Pakistan: What does the census mean for urban youth?
There are three factors driving this urbanization: Urban areas’ natural increase in population, the movement of people from rural to urban areas, and the reclassification of previously rural communities as urban. Over the longer term, perhaps the faster pace of development in urban areas, bringing with it greater job opportunities, is another key factor attracting people, particularly youth.
According to the Economic Survey of Pakistan, the total number of youths registered as university students in 2017 is estimated at 1.33 million, of which 0.6 million are female. There are 3,905 technical and vocational institutes in the country, of which 1,514 are for women. There are 0.32 million people enrolled in these technical institutes, 0.11 million of them women.
The Labor Force Survey of Pakistan 2014-15 indicates that labor-force participation among 15-19-year-olds is 47.55 percent for men and 18.01 percent for women. For 19-24-year-olds, the participation rate increases to 82.32 and 25.74 percent, respectively. Despite a low participation rate among women in formal markets, these numbers still represent large human resource potential.
There has been lower demand for Pakistani workers abroad, with many returning from the Gulf. Accommodating these workers at home requires reforms to create more private sector jobs and open urban spaces to startups. This will only happen if pro-business zoning and building regulations are introduced, rental laws are strengthened, and commercialization of idle spaces is allowed.
This will also better serve Pakistan’s increased number of university graduates, many of whom end up in the services sector. But despite this sector being the largest component in Pakistan’s national income, it still has a low share of exports. Only recently has the federal government committed to put in place a strategy to boost services exports by promoting information, communication technologies and e-commerce.
Domestic markets continue to suffer from distortions due to a high degree of government participation, excessive and cumbersome regulation, regressive taxation and lack of competition. But e-commerce may provide a way to bypass some of these problems.
There has been lower demand for Pakistani workers abroad, with many returning from the Gulf. Accommodating these workers at home requires reforms to create more private sector jobs.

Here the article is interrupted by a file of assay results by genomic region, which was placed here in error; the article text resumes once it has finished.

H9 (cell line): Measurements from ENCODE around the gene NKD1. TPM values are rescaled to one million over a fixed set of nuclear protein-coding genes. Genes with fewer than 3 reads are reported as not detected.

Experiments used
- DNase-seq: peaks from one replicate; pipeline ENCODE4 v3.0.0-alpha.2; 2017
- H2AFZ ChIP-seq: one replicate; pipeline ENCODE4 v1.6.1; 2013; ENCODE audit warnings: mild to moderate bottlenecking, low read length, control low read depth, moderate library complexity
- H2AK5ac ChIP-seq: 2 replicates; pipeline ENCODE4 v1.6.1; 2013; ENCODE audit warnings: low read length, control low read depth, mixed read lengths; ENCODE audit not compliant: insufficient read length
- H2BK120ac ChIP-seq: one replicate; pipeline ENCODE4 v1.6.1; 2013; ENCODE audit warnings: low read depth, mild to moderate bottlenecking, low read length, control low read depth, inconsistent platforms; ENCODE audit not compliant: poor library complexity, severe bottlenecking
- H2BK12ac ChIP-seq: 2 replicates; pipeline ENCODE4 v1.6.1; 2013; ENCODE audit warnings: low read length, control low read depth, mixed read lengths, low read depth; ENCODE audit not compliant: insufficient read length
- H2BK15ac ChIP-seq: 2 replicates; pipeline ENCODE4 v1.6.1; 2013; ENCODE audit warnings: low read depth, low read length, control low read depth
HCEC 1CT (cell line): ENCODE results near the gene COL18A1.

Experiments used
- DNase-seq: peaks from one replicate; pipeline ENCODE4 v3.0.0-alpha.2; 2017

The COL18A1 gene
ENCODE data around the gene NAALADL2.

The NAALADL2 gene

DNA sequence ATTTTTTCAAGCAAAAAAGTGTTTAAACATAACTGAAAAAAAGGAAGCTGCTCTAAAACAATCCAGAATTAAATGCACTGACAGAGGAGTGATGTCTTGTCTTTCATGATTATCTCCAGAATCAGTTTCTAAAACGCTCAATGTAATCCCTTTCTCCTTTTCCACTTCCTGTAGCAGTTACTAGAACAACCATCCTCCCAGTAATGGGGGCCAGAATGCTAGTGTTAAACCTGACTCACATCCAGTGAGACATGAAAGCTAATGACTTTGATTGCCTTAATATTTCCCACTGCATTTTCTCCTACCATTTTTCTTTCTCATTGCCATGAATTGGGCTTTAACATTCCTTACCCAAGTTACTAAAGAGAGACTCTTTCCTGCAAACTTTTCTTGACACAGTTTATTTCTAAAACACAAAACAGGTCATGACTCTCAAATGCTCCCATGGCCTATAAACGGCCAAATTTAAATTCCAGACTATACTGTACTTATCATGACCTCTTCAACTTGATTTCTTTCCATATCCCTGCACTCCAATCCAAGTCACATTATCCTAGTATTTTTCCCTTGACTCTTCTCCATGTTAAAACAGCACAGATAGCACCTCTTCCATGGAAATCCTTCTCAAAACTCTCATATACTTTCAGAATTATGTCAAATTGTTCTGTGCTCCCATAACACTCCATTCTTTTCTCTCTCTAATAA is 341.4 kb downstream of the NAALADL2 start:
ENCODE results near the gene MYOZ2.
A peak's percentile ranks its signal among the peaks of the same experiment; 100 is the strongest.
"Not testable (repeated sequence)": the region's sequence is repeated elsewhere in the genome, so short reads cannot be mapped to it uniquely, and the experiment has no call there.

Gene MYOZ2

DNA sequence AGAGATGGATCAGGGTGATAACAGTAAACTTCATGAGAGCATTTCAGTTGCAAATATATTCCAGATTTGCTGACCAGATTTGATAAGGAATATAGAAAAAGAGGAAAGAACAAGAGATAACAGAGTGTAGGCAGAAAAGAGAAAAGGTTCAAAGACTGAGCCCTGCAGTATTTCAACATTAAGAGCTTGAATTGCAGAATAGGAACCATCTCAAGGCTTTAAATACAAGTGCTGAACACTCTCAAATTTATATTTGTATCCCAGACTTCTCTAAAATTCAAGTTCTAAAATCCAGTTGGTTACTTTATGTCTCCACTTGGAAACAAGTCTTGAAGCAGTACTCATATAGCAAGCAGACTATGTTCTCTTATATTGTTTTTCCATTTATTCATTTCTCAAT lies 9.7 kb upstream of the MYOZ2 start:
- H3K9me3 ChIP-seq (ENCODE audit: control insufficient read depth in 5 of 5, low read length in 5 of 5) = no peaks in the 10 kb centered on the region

Dr. Vaqar Ahmed
First, the social enterprise revolution in Pakistan, which has given rise to many successful startups in urban areas, may not have been possible without the availability of an increasing number of smartphones in the hands of educated low- and middle-income Pakistanis, and some basic e-commerce platforms in the country. People worldwide are now able to procure products made by these social enterprises in Pakistan.
Second, e-commerce, as experienced by local purchasers, is relatively more consumer-friendly, at least in transactional terms.
Third, e-commerce has made product and market diversification easier for suppliers.
Fourth, past beneficiaries of social safety nets are now able to seek help from dedicated e-commerce portals to display their output and see their incomes increase over time.
Finally, young entrepreneurs are now indulging in online freelancing from home, without the need to incur the costs of entering the distorted rental market for offices in urban centers.
These are encouraging prospects for the urban youth, and can be supported via appropriate, inclusive policies that bring down the cost of doing business in Pakistan. Perhaps having a large number of youths online is a great opportunity for the country that should not be missed.
• Dr. Vaqar Ahmed is deputy executive director at the Sustainable Development Policy Institute (SDPI). He has served as an adviser
to the UN Development Programme (UNDP), and has undertaken assignments with the Asian Development Bank, the World Bank, and the Finance,Planning and Commerce Ministries in Pakistan.
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